It was of interest that DEFF showed no correlation with spatial WM, in contrast to verbal WM. This is consistent with our findings that the two types of WM can be differentiated and may have different mechanisms.15

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Comparison With Healthy Subjects

The lack of correlation between attention and other neuropsychological functions in healthy subjects can be explained by postulating that the test demands were well within their attention capacity and hence not rate limiting.

This was also reflected in the lower score variability in that group, which may have contributed to the lack of correlations between tests.

Since sustained attention is a limited resource and demands on working memory tax sustained attention performance,2 it can be predicted that increasing task demands to threshold capacity will result in correlation patterns in normals similar to those observed in patients.

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Limitations

A strength of this study is the relatively homogenous nature of the patient group, the simple measure of sustained attention and the extensive range of neuropsychological functions tested simultaneously.

Being a correlation analysis, this study cannot establish a causal relationship between attention and other functions, and the existence of a common mediating factor cannot be excluded. However since we used a very basic measure of sustained attention, such potential factors would be limited to less complex, perceptual processes. It is unlikely that the findings could be explained by motor impairment, since there was no relationship with motor speed, nor by nonspecific factors such as lack of motivation or cooperation, since patient cooperation was good and their motivation and performance was similar for the simpler and more demanding tests.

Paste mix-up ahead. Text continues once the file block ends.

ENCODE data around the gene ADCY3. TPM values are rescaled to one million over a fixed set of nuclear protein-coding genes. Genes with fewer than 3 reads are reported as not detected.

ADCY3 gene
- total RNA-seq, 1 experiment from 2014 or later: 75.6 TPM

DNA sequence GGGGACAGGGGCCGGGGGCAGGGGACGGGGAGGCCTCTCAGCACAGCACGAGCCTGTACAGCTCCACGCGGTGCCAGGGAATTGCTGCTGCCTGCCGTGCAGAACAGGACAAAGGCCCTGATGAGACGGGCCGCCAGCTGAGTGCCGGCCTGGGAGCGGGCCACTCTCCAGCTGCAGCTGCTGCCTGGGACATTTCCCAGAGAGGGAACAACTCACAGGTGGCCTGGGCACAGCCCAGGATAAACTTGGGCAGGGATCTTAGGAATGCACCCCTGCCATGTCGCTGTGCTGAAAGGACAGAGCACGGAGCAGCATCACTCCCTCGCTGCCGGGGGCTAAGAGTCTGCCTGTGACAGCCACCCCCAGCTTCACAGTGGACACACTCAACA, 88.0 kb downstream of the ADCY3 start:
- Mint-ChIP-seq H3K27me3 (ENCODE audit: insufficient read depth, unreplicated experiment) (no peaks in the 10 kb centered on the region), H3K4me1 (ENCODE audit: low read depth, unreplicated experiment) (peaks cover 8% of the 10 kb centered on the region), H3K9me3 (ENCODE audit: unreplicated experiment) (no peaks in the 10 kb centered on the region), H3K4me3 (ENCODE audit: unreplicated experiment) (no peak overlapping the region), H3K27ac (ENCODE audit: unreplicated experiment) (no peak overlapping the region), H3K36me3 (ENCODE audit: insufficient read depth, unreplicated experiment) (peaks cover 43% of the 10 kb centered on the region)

The effect of medication is unlikely to be a significant confound as all patients received atypical antipsychotics, which minimally affect and may even improve cognitive function in schizophrenia.49

The selected nature of the study group, however, limits generalization to other schizophrenia patients.

In conclusion, our findings support the hypothesis that the anterior attention system supporting sustained attention and the central executive of WM share the same neural mechanism and may indeed represent the same construct. A common "attention supervisory system"30 located in the PFC, may be responsible for top down facilitation of perceptual components of attention and for allocation of resources in working memory. In schizophrenia the limited ability of this attention system to cope with information load makes it rate limiting for other cognitive functions including WM.

Further studies are needed to examine whether these relationships are also present in less severely ill patients and in healthy individuals tested under more demanding conditions.

 
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FIGURE 1.

 Performance of Patients and Healthy Individuals on Visuomotor Tracking Task Without and With Distractors

 
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FIGURE 2.

 Relationship Between Distractor Effort and Working Memory in Schizophrenia Patients

 
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TABLE 1. Neuropsychological Tests Scores in Patient and Healthy Groups